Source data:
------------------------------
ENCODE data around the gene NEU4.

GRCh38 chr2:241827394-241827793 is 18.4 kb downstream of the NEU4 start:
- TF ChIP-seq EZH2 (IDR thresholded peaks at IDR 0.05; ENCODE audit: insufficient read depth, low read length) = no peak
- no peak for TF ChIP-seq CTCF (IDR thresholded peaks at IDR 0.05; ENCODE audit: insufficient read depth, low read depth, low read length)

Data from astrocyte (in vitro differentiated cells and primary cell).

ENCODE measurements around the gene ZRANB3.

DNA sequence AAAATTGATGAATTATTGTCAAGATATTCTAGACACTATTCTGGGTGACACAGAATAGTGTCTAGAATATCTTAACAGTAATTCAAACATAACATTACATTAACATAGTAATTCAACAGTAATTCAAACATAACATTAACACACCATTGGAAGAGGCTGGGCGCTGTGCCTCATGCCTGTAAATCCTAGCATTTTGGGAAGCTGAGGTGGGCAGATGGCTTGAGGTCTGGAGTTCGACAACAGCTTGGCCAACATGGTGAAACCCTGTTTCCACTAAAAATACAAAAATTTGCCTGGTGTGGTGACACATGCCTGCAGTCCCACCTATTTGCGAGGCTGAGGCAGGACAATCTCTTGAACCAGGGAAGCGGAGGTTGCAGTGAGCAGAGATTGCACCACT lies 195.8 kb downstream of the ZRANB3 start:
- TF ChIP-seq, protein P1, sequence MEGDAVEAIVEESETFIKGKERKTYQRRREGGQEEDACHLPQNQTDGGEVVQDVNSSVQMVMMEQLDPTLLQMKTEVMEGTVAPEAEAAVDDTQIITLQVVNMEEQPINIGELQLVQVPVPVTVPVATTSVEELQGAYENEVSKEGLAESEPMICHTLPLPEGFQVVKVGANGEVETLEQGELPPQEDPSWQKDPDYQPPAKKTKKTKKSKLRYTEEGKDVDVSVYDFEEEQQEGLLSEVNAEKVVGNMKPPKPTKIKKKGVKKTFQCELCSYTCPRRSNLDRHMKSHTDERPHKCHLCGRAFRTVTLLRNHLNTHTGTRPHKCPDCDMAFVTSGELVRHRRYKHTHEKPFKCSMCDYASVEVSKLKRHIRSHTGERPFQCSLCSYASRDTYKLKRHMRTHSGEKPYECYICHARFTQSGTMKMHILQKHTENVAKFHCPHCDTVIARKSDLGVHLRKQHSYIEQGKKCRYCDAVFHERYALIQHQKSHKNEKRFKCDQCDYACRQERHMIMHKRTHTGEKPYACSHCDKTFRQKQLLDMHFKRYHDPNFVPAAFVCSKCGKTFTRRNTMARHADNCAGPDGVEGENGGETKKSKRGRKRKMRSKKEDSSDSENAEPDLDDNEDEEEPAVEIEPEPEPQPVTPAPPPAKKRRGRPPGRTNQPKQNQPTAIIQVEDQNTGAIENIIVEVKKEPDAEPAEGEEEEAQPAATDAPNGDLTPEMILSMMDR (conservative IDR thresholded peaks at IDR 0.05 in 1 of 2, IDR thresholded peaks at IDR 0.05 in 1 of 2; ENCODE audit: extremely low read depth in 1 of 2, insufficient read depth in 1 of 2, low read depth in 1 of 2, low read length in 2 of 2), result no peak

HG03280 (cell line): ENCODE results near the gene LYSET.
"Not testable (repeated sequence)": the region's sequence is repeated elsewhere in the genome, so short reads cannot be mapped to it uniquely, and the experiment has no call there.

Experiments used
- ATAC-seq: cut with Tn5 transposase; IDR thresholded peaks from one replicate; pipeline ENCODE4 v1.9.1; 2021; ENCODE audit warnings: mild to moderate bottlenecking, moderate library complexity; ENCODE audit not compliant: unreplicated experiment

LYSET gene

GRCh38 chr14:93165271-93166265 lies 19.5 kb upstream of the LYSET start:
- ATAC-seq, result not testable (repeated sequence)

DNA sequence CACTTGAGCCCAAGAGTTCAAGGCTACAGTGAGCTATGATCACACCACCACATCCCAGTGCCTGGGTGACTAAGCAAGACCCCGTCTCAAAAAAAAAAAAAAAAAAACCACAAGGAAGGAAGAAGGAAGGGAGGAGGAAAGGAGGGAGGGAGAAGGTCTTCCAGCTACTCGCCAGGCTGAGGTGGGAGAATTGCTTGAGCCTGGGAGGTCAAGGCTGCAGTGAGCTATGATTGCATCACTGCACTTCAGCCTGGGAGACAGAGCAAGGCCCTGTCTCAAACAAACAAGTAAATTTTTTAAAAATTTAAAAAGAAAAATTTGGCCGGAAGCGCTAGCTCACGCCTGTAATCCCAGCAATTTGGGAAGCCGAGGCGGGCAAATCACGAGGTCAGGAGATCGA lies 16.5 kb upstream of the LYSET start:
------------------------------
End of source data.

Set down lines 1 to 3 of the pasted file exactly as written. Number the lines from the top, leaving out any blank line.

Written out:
ENCODE data around the gene NEU4.

GRCh38 chr2:241827394-241827793 is 18.4 kb downstream of the NEU4 start:
- TF ChIP-seq EZH2 (IDR thresholded peaks at IDR 0.05; ENCODE audit: insufficient read depth, low read length) = no peak